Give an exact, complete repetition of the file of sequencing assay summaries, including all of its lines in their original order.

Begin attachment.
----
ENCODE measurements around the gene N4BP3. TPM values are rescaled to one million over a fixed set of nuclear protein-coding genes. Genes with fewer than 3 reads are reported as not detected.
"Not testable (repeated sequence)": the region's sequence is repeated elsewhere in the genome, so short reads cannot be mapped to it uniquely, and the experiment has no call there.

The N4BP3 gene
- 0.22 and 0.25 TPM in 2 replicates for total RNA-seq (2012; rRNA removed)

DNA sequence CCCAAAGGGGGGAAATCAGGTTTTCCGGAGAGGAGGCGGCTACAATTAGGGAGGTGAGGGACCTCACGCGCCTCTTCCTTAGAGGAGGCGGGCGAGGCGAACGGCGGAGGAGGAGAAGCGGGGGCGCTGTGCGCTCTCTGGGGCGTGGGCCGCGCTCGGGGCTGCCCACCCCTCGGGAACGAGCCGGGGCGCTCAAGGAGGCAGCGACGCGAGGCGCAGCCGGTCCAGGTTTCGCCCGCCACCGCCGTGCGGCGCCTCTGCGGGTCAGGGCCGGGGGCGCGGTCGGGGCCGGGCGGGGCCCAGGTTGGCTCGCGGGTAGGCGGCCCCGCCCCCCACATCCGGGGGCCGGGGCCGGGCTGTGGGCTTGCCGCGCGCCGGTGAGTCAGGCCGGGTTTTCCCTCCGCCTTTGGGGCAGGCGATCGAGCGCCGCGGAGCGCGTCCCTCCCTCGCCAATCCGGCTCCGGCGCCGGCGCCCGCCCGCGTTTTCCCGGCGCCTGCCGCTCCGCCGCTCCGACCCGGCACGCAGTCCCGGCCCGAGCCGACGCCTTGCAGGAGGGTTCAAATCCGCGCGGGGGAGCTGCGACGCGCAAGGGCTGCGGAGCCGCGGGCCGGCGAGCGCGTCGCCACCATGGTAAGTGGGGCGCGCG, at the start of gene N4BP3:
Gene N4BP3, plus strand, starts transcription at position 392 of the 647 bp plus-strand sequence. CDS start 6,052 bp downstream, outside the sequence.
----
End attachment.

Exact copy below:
ENCODE measurements around the gene N4BP3. TPM values are rescaled to one million over a fixed set of nuclear protein-coding genes. Genes with fewer than 3 reads are reported as not detected.
"Not testable (repeated sequence)": the region's sequence is repeated elsewhere in the genome, so short reads cannot be mapped to it uniquely, and the experiment has no call there.

The N4BP3 gene
- 0.22 and 0.25 TPM in 2 replicates for total RNA-seq (2012; rRNA removed)

DNA sequence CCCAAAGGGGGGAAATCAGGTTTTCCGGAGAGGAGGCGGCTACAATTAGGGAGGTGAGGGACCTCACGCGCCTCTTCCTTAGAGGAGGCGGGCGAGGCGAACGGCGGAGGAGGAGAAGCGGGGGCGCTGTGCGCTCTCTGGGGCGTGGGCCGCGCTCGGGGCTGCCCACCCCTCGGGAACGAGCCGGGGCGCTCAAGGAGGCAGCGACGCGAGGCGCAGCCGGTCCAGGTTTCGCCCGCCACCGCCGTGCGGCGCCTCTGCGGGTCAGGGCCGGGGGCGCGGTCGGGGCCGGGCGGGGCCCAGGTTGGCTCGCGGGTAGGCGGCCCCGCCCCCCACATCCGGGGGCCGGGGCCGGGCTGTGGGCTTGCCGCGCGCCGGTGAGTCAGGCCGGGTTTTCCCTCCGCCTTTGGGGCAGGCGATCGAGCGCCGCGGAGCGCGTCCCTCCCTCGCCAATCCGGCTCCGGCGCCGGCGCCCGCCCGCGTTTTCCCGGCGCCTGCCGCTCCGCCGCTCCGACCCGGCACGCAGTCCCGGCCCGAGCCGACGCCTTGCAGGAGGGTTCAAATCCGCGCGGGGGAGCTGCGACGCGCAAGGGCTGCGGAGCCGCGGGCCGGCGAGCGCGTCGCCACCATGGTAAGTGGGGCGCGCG, at the start of gene N4BP3:
Gene N4BP3, plus strand, starts transcription at position 392 of the 647 bp plus-strand sequence. CDS start 6,052 bp downstream, outside the sequence.